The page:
Since the amount of time in which the concentration remains above 0.064 g/L is a function of the model parameters, sampling variability in the parameter estimates propagate, and thus we can compute a standard error. The "true" standard error is approximately 0.1233, which was computed (ironically) using the Monte Carlo method with 10M sample points. Below, the standard error is approximated using quadrature with 80 points, Monte Carlo with 80 and 1000 points, and the delta method. Each of the methods perform fairly well here. However, this is a fairly 'smooth' statistic. In fact, my motivation for this little experiment is to lay the groundwork to examine a more complex statistic: the probabilities of pharmacokinetic target attainment in a population. These statistics are usually calculated using a Monte Carlo method ("Monte Carlo Simulation" or MCS, in the antibiotic literature), and are thus somewhat discrete. That is, even for large MCSs, the numerical delta method (i.e., where the gradient is computed numerically) can fail miserably.

```
## quadrature with 80 points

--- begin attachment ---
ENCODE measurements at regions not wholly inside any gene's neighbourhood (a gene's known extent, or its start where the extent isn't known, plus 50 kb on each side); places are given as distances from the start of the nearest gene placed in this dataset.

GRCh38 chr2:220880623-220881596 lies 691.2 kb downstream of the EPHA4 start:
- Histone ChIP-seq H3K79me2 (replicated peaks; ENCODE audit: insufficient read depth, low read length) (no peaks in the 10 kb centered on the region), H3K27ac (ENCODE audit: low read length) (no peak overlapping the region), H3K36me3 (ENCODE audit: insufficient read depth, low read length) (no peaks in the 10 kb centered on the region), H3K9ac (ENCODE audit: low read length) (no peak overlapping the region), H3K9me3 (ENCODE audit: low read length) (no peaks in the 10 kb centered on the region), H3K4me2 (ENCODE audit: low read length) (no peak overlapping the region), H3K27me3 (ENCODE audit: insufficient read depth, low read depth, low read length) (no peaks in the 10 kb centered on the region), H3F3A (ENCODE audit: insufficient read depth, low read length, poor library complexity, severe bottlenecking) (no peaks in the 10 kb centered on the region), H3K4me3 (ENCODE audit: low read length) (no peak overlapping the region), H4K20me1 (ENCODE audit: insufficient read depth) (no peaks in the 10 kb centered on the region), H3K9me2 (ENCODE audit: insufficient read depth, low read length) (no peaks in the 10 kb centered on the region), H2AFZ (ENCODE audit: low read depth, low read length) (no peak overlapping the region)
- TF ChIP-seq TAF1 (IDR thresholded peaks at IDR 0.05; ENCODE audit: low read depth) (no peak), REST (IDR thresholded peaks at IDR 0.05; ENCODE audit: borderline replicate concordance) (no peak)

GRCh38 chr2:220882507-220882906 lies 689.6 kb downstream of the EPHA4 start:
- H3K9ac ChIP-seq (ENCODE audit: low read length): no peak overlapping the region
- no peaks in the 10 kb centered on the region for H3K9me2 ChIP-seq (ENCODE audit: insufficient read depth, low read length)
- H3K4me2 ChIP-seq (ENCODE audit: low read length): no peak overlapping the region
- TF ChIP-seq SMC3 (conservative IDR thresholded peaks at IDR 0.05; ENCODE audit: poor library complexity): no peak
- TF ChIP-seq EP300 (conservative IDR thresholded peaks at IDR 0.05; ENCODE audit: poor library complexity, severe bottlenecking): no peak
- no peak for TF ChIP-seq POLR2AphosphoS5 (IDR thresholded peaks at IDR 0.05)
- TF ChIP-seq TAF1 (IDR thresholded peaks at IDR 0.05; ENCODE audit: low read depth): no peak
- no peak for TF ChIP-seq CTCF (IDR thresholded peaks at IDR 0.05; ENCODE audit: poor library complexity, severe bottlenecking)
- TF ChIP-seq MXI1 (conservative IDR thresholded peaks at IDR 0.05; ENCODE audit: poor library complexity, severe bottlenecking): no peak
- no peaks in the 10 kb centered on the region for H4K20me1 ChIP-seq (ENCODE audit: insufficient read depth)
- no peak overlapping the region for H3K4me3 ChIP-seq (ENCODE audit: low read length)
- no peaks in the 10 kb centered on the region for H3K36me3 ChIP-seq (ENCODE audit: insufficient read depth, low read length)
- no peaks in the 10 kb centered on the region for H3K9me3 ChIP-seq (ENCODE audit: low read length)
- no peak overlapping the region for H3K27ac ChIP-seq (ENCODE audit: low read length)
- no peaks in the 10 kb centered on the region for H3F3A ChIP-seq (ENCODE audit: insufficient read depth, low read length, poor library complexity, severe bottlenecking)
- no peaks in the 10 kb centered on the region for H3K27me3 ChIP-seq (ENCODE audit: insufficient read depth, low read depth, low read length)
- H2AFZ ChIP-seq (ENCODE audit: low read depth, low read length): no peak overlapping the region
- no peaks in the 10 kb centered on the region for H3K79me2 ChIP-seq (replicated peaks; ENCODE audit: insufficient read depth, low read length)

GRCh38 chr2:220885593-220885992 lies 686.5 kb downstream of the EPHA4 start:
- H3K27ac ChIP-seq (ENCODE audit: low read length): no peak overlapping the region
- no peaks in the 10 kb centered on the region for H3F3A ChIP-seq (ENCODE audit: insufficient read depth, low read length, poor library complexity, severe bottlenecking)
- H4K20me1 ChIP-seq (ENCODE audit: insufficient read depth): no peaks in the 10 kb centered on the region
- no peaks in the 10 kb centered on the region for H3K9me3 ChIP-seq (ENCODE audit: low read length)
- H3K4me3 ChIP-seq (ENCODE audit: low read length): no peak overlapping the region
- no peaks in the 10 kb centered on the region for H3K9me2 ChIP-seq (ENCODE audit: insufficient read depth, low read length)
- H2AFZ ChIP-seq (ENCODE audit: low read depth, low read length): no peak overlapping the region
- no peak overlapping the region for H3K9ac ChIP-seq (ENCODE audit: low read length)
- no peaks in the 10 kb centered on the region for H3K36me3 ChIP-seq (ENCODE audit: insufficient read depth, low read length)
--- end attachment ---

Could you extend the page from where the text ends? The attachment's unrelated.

pts <- mgauss.hermite(n=10, mu=log_mu, sigma=log_sig, prune=0.2)
cov.wt(matrix(apply(exp(pts$points), 1, gfun), nrow(pts$points),1),
pts$weights, method="ML")$cov
## [,1]
## [1,] 0.1232139
## Monte-Carlo with 80 points
var(apply(exp(rmvnorm(80, mean=log_mu, sigma=log_sig)), 1, gfun))
## [1] 0.123917
## Monte-Carlo with 1000 points
var(apply(exp(rmvnorm(1e3, mean=log_mu, sigma=log_sig)), 1, gfun))
## [1] 0.1219701
## delta method
rho <- list2env(list(log_v=log_mu[1],log_k=log_mu[2],x=0.064))
nd <- attr(numericDeriv(quote(tfun(x,exp(log_v),exp(log_k))),
theta=c('log_v','log_k'),rho=rho), 'gradient')
nd %*% log_sig %*% t(nd)
## [,1]
## [1,] 0.121936
```

This post is so valuable and comprehensive! Adaptive quadrature seems to be the state-of-art right now for some fields, have planned to learn it for a while 🙂